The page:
Mal J Nutr 22(2): v - vi, 2016

INVITED EDITORIAL

Parental Attributes in Young Child Feeding Practices

The threat of overweight and obesity among children is alarming, both in high-income and low-income countries. Worldwide, about 10% of children are overweight and obese (Lobstein et al., 2004). Yet, the classic nutritional problem among toddlers, i.e., stunting, remains high especially in low-income countries. In ASEAN countries, the prevalence of stunting is 31.4% while that of obesity is 8.1% among children below 5 years of age. Indonesia and the Philippines have the biggest share of nutritional problems in light of their large populations (ASEAN & UNICEF EAPRO, 2016). For example, for Indonesia with about 25 million children aged below 5 years, obesity, estimated at 11.9% in this age group, amounts to almost 3 million children under 5 years (Ministry of Health, 2013).

Globally, studies show that nutrition accounts for one-third of the problem of stunting while the remaining two-thirds are non-nutrition factors (Bhutta et al., 2008). Studies showing the relative contributions of nutrition and non-nutrition factors for obesity are lacking. However, diet has been implicated as the most important factor leading to obesity. Thus, for both stunting and obesity, diet is an important modifiable factor.

Diet should fulfill the requirements of an individual or population group for healthy living. Good quality diet may arbitrarily be defined as a diet that includes unrefined cereals, minimally processed foods, vegetables and fruits, whole grains, healthy fats and healthy sources of protein. In this context, dietary diversity is key to a good quality diet for healthy growth in children (Busert et al., 2016). Dietary diversity is determined by food preference, which is defined by Howkes et al. (2015) as what people would select to eat at any one time from available options in a free-choice environment. Parents play an important role in influencing young children’s food preferences and intake. Generally, parents decide what foods will be prepared for their children. Studies among Dutch children (Zeinstra et al., 2009) show that parents use different strategies for increasing consumption of fruits compared to vegetables. While more pressure is exerted on children to consume more vegetables, children are given choices to consume more fruit. In both situations, a high intake of fruit and vegetables of the parents is also important in being role models and for providing a positive environment.

As for young children who are dependent on others to feed them, responsive feeding is crucial for children to have an adequate intake of healthy foods. Responsive feeding promises short- and long-term effects on habitual intake of healthy foods for children, such as increased attention to internal signals of hunger and satiety, to eating in a competent and responsible manner and subsequently to healthy nutrition and growth (Black & Aboud, 2011). A responsive care-giving environment was found beneficial to the development of children in low- and middle-income populations in Pakistan (Yousafzai et al., 2016). Monterrosa et al. (2012) provide evidence that women or mothers/care-givers have highly organised knowledge about child feeding based on cultural themes of ensuring good health, nutrition and growth. The organised knowledge of mothers is the cognitive scaffolding for what and how to feed young children that leads to an understanding of food choices. Thus, the parental factor is central for the establishment and upkeep of a good quality diet for children.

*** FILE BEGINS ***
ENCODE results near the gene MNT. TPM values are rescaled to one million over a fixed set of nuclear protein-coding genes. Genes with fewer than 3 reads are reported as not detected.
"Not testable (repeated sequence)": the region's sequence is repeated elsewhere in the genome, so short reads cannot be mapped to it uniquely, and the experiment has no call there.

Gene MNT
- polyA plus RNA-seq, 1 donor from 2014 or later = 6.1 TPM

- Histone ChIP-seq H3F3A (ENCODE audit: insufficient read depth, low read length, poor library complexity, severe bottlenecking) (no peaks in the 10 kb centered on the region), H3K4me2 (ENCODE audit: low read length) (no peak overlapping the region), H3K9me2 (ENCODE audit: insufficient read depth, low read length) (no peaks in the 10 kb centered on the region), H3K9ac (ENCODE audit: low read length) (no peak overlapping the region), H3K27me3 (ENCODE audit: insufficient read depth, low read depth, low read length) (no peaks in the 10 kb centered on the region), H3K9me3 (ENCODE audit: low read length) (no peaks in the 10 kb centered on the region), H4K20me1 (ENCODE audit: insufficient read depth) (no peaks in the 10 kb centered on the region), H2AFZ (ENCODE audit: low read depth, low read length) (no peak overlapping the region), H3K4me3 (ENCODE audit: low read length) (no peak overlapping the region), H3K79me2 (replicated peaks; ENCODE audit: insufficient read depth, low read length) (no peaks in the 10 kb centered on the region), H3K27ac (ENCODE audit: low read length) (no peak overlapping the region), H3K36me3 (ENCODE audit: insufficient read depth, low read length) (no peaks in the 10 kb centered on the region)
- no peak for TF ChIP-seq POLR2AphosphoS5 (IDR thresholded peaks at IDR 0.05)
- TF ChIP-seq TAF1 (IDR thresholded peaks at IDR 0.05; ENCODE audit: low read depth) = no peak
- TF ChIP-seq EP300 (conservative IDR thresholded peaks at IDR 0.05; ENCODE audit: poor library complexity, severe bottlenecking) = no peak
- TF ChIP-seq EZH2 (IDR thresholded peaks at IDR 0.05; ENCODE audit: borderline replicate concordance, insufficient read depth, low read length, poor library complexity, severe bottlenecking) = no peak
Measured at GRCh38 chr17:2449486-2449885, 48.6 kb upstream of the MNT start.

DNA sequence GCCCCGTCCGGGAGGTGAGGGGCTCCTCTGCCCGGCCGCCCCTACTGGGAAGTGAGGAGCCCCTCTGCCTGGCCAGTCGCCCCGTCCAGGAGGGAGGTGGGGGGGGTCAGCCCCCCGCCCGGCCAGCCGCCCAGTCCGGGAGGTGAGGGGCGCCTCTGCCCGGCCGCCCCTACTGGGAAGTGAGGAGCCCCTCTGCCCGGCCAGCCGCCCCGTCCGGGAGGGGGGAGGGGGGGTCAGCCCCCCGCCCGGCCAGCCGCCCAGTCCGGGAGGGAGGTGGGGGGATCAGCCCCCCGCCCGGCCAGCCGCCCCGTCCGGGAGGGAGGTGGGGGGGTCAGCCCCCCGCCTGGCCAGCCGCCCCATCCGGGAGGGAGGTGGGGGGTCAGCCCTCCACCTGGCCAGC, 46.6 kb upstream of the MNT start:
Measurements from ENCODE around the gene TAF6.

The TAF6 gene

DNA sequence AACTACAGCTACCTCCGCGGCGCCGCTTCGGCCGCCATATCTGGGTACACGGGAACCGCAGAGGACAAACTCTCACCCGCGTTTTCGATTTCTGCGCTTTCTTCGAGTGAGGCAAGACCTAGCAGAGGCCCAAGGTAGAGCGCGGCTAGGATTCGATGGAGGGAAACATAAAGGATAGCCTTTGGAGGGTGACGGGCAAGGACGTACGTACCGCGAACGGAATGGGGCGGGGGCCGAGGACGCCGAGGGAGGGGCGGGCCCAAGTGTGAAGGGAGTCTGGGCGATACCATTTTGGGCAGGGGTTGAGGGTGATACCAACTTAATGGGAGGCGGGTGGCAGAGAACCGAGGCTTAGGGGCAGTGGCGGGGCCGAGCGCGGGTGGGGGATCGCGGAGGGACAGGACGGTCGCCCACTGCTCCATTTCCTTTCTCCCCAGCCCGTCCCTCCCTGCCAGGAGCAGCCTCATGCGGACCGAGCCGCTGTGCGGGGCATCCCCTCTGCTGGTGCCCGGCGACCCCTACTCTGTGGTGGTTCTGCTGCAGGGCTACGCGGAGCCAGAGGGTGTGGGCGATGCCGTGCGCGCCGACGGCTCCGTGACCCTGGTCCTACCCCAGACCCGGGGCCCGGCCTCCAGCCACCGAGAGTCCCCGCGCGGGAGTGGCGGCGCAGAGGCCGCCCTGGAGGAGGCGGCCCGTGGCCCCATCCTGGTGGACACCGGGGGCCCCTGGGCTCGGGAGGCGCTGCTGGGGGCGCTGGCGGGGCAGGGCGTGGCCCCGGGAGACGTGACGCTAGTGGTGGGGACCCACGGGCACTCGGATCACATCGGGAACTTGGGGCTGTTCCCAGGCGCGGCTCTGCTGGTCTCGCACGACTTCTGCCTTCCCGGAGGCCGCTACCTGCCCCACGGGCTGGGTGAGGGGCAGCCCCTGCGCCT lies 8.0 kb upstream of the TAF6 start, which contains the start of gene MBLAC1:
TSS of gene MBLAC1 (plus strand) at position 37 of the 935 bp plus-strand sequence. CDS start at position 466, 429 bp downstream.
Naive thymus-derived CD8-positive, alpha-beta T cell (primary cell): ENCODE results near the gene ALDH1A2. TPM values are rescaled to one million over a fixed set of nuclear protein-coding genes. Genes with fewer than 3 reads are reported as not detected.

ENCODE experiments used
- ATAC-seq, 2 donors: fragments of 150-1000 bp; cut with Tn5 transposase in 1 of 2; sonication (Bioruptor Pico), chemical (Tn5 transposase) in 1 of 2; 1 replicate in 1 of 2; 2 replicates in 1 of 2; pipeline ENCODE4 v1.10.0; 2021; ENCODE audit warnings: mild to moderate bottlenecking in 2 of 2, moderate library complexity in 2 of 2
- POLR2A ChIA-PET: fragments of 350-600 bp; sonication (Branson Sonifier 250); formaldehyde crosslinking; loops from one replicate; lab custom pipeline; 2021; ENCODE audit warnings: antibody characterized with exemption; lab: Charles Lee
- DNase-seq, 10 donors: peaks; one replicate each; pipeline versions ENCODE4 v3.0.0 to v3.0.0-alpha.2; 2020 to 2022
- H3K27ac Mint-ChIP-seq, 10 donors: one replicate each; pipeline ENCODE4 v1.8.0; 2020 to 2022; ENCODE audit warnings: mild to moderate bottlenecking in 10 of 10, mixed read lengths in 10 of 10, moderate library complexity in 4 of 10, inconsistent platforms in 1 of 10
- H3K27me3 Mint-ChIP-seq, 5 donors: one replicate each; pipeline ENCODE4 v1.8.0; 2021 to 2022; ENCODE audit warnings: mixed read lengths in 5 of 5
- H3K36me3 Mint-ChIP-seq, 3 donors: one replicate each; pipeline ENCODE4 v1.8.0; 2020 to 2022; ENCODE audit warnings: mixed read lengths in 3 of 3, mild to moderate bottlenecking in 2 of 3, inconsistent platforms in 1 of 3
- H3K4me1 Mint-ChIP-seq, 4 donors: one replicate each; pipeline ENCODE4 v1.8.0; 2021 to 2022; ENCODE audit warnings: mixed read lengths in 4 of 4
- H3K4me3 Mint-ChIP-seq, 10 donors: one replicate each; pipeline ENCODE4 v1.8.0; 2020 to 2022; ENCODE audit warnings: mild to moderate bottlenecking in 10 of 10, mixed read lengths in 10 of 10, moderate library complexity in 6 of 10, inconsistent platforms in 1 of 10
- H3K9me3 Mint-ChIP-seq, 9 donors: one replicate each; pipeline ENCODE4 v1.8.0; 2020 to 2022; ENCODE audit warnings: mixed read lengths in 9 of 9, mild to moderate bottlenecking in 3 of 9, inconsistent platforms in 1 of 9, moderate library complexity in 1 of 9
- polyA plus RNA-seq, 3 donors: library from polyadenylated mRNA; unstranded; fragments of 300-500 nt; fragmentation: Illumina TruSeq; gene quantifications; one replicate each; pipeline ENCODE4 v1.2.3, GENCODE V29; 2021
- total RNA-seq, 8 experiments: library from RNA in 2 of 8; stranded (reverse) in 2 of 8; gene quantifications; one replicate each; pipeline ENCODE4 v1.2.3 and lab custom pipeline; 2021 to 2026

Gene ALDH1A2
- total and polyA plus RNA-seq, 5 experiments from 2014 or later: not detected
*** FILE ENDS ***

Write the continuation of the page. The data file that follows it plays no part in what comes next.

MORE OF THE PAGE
Siti Muslimatun PhD
Department of Food Science, Indonesia International Institute for Life Sciences (i3L),
Jakarta, Indonesia

REFERENCES

ASEAN & UNICEF EAPRO (2016). Regional report on nutrition security in ASEAN - Volume I. ASEAN Secretariat, Jakarta.

Bhutta ZA, Ahmed T, Black RE, Cousens S, Dewey K, Giugliani E, Haider BA, Kirkwood, B, Morris SS, Sachdev HPS, Shekar M & Maternal and Child Undernutrition Study, Group (2008). What works? Interventions for maternal and child undernutrition and survival. Lancet 371: 417-440.

Black MM & Aboud FE (2011). Responsive feeding is embedded in a theoretical framework of responsive parenting. J Nutr 141: 490-494.

Busert LK, NEuman M, Rehfuess EA, Dulal S, Harthan J, Chaube SS, Bhandari B, Costello H, Costello A, Manandhar DS & Saville NM (2016). Dietary diversity is positively associated with deviation from expected height in rural Nepal. J Nutr 146: 1387-1393.

Hawkes C, Smith TG, Jewell J, Wardle J, Hammond RA, Friel S, Thow AM & Kain J (2015). Smart food policies for obesity prevention. Lancet 385: 2410-2421.

Lobstein T, Baur L, Uauy R & IASO International Obesity Task Force (2004). Obesity in children and young people: a crisis in public health. Obes Rev 5 (Suppl. 1): 4-85.

Ministry of Health Republic of Indonesia (2013). Basic Health Research Riskesdas 2013 (Riset Kesehatan Dasar Riskesdas 2013).

Monterrosa EC, Pelto GH, Frongillo EA & Rasmussen KM (2012). Constructing maternal knowledge frameworks. How mothers conceptualise complementary feeding. Appetite 59: 377-384.

Yousafzai AK, Obradoic J, Rasheed MA, Rizvi A, Portilla XA, Tirado-Strayer N & Siyal S, Memon U (2016). Effects of responsive stimulation and nutrition interventions on children’s development and growth at age 4 years in a disadvantaged population in Pakistan: a longitudinal follow-up of a cluster-randomised factorial effectiveness trial. Lancet Global Health. http://dx.doi.org/10.1016/S2214-109X(16)30100-0.

Zeinstra GG, Koelen MA, Kok FJ, van der Laan N & de Graaf C (2009). Parental childfeeding strategies in relation to Dutch children’s fruit and vegetable intake. Public Hlth Nutr 13(6): 787-796.

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